Due diligence: a fancy word for doing your homework—Sharesies Australia

Due diligence: a fancy word for doing your homework

17 March 2021

A woman standing in profile with a book spread over her face.

One term you might hear around investing is ‘due diligence’. This is the research you do to decide whether you’re going to put money into an investment or not. You can think of it as your investment homework—when you do due diligence, you’re doing your homework to help get you ready to invest.

Due diligence is a really personal matter—and if you’re investing, you probably already do it! It can range from reading a company description, to poring over annual reports and financial information. And the way you do due diligence is going to be personal as well. What makes a company good for one person may not be for another.

It’s also good to remember that due diligence is never going to give you a 100% accurate answer because you just can't predict the future. What due diligence can do is help you make an informed choice about what you’re investing in, and how much risk you’re taking.

Like most things in investing, the specific approach is up to you. But here are a few things you might want to think about when doing your homework before you invest. These are just some things to get you started—there’s a lot more due diligence you can do, but this blog will just cover a few basics to get you thinking.

What does Google tell you?

This might seem simple, but it can be a really good place to start your due diligence. Put the company’s name into Google and see what comes up. If there’s been any big news lately (good or bad), it will probably be at the top of the page. If they just announced record profits or losses, you might see those. If they got caught up in a scandal, you might see that.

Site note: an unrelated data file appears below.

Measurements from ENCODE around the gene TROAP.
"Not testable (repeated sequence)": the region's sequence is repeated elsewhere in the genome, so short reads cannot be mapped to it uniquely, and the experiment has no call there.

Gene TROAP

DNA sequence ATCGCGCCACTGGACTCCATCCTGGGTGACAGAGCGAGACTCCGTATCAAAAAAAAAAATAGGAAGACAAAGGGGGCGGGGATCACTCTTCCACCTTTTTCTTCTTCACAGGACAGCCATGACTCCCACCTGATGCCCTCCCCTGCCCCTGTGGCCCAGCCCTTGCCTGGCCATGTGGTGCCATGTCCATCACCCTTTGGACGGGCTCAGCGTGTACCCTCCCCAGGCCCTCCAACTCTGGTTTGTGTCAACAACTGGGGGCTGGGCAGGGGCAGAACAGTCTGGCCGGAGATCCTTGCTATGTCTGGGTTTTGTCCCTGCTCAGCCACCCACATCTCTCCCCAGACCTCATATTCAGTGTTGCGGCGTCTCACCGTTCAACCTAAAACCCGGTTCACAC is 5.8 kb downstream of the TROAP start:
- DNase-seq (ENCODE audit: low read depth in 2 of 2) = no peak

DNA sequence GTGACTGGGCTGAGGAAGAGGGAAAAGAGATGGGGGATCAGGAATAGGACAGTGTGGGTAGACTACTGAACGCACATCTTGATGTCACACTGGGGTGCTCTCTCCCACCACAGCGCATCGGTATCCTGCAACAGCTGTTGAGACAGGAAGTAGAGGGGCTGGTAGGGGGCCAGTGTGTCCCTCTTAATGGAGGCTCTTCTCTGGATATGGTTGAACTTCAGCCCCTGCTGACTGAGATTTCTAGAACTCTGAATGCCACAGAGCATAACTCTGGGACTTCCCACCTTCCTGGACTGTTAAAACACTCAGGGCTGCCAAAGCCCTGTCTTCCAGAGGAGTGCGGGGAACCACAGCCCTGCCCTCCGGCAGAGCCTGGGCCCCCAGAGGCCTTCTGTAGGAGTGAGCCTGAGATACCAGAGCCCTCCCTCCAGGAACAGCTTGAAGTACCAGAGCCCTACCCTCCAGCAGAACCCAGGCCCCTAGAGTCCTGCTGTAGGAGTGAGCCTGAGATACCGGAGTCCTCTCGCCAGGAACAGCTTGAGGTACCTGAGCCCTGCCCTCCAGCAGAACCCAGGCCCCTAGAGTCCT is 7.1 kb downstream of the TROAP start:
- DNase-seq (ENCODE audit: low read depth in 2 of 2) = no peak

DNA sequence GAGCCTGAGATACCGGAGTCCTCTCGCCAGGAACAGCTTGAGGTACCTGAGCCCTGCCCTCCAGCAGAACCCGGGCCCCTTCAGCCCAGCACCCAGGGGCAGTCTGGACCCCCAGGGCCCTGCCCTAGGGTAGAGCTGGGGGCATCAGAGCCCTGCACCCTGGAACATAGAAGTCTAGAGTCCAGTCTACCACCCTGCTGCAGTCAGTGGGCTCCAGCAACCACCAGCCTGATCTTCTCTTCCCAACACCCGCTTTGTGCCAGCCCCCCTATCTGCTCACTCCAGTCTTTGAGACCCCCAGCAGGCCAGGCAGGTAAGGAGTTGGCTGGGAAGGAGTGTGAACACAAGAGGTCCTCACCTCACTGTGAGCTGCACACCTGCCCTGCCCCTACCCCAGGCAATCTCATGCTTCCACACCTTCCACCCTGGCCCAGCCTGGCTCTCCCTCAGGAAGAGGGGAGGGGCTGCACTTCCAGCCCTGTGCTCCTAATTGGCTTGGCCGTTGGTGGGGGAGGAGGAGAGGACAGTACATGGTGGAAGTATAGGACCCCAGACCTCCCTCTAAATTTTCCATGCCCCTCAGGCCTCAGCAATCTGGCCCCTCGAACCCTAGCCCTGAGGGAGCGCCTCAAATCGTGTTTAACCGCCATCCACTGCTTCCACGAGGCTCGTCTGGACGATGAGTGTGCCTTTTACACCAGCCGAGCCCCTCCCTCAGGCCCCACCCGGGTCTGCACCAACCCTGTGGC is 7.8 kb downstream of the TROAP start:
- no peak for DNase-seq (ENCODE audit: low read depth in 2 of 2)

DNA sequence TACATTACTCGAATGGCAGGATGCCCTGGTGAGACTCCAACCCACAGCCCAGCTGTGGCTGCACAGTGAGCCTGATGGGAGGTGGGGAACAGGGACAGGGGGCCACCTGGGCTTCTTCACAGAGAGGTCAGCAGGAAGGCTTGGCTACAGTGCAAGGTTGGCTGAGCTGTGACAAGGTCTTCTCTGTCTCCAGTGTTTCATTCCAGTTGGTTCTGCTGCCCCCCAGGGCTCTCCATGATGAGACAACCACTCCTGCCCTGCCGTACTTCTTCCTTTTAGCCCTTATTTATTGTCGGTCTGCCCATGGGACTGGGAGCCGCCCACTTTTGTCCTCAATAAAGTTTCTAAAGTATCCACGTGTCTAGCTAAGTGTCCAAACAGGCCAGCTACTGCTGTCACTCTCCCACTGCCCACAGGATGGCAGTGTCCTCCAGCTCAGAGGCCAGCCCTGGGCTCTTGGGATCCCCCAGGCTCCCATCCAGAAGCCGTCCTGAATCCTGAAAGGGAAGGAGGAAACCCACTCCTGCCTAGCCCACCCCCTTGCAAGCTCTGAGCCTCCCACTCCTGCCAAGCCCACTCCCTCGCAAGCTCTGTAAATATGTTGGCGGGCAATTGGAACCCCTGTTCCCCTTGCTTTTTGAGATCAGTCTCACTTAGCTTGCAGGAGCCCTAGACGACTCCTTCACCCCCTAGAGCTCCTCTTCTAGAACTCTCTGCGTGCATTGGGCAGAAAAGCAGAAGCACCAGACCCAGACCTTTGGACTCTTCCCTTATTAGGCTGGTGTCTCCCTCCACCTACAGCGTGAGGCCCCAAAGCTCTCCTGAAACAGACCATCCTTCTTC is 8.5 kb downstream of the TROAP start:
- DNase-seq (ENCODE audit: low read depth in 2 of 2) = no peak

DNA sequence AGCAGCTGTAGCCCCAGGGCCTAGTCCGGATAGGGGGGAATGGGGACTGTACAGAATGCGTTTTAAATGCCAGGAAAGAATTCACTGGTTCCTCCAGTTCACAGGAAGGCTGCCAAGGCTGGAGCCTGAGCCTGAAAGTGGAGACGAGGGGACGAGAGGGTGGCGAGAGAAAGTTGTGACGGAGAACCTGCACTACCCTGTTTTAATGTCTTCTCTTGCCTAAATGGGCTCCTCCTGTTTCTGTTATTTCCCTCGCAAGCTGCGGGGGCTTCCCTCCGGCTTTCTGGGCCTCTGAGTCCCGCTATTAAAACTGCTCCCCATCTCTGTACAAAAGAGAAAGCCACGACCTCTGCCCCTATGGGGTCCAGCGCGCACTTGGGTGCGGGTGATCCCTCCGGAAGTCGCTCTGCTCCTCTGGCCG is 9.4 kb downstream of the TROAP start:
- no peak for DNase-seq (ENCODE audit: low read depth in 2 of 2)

You can also search for information about the company’s financials. If you Google the company’s name with terms like ‘share price’, you might find things like its market capitalisation and price-to-earnings ratio. These numbers give you a view of two things: how much the market thinks the company is worth (the market capitalisation), and how much the market thinks the company is worth divided by how much profit it earns.

A high price-to-earnings ratio could mean that a company's stock is over-valued, or else that investors are expecting high growth rates in the future. A low price-to-earnings ratio suggests that the market expects less growth in the future or might indicate that the current stock price is low relative to earnings. This can be a useful starting point for your due diligence, but should be considered alongside other things.

What does the future look like?

This is not something you can look up. Rather, this is about you taking a view on what the future might look like. There are many questions you may want to think about. You could ask questions like:

  • Is the company you’re looking at going to be around in 10-15 years? 

  • Will they be able to adapt and thrive as the world changes, or will they struggle? 

  • What are the risks? 

  • Are they being disrupted by new competitors and technology?

For example, imagine if you’d invested in a big horseshoe company in 1919, believing that horses would continue to be the main mode of transport. By 1935, far fewer people were riding horses—instead, they were in cars! What do you think today’s version of a horseshoe company is? And what’s today’s version of a car company?

What’s the company story?